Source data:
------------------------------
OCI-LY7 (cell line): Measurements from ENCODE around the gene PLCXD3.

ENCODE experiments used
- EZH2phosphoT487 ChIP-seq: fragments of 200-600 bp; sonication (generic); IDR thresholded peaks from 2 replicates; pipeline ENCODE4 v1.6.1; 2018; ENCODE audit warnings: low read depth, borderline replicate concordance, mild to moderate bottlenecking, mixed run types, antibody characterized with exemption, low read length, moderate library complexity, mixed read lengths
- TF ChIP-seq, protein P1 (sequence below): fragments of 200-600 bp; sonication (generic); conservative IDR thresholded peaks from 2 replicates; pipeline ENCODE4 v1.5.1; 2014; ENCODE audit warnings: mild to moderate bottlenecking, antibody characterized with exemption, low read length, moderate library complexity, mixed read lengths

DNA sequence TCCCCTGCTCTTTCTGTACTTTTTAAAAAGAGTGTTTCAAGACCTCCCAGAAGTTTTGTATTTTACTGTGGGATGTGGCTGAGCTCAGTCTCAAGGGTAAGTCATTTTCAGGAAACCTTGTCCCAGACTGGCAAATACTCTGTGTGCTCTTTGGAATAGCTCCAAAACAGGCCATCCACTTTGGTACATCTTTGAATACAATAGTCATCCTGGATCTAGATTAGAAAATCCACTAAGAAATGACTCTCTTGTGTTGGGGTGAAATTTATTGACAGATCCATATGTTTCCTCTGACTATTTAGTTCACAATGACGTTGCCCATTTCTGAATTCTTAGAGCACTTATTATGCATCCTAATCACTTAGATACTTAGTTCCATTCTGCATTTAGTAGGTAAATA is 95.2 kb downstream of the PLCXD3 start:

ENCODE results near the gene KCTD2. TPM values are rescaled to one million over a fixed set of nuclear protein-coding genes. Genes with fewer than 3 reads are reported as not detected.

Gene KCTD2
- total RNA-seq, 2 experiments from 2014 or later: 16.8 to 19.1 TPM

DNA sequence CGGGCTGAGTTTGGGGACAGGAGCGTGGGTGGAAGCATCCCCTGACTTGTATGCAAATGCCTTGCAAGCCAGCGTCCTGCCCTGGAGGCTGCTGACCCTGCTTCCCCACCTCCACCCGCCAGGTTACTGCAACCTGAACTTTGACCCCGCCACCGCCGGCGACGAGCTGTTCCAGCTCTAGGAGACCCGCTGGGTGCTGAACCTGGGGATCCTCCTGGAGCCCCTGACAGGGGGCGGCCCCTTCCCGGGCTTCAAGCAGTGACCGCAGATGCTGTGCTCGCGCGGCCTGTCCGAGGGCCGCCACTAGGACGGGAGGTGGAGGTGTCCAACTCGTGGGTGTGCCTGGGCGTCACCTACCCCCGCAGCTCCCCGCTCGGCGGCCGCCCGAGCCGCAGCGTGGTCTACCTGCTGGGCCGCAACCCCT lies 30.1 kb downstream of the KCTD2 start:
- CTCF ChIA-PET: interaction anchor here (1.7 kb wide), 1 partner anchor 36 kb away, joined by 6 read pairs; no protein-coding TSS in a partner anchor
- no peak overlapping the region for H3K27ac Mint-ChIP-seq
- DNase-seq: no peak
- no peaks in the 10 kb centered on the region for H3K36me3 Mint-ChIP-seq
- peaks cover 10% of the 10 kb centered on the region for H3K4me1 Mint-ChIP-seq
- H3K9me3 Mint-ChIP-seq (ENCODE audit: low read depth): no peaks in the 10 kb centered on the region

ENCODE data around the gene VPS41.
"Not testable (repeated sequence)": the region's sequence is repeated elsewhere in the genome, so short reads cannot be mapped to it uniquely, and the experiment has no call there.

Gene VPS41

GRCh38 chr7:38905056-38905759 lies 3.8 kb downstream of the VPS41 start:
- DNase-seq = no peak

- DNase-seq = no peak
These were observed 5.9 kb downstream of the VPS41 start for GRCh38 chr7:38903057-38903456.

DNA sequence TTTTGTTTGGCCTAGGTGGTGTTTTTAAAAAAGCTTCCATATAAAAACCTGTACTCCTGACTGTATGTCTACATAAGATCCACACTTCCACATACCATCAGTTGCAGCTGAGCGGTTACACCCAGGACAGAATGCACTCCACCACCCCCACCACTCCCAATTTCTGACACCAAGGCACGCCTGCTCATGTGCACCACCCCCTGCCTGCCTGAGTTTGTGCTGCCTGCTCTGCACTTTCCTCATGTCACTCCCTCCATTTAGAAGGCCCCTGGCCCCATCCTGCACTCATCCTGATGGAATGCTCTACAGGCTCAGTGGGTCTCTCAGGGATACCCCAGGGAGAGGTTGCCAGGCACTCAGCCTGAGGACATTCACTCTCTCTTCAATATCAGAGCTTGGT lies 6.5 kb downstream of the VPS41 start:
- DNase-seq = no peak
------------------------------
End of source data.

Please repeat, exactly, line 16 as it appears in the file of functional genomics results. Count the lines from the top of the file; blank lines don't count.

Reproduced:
ENCODE data around the gene VPS41.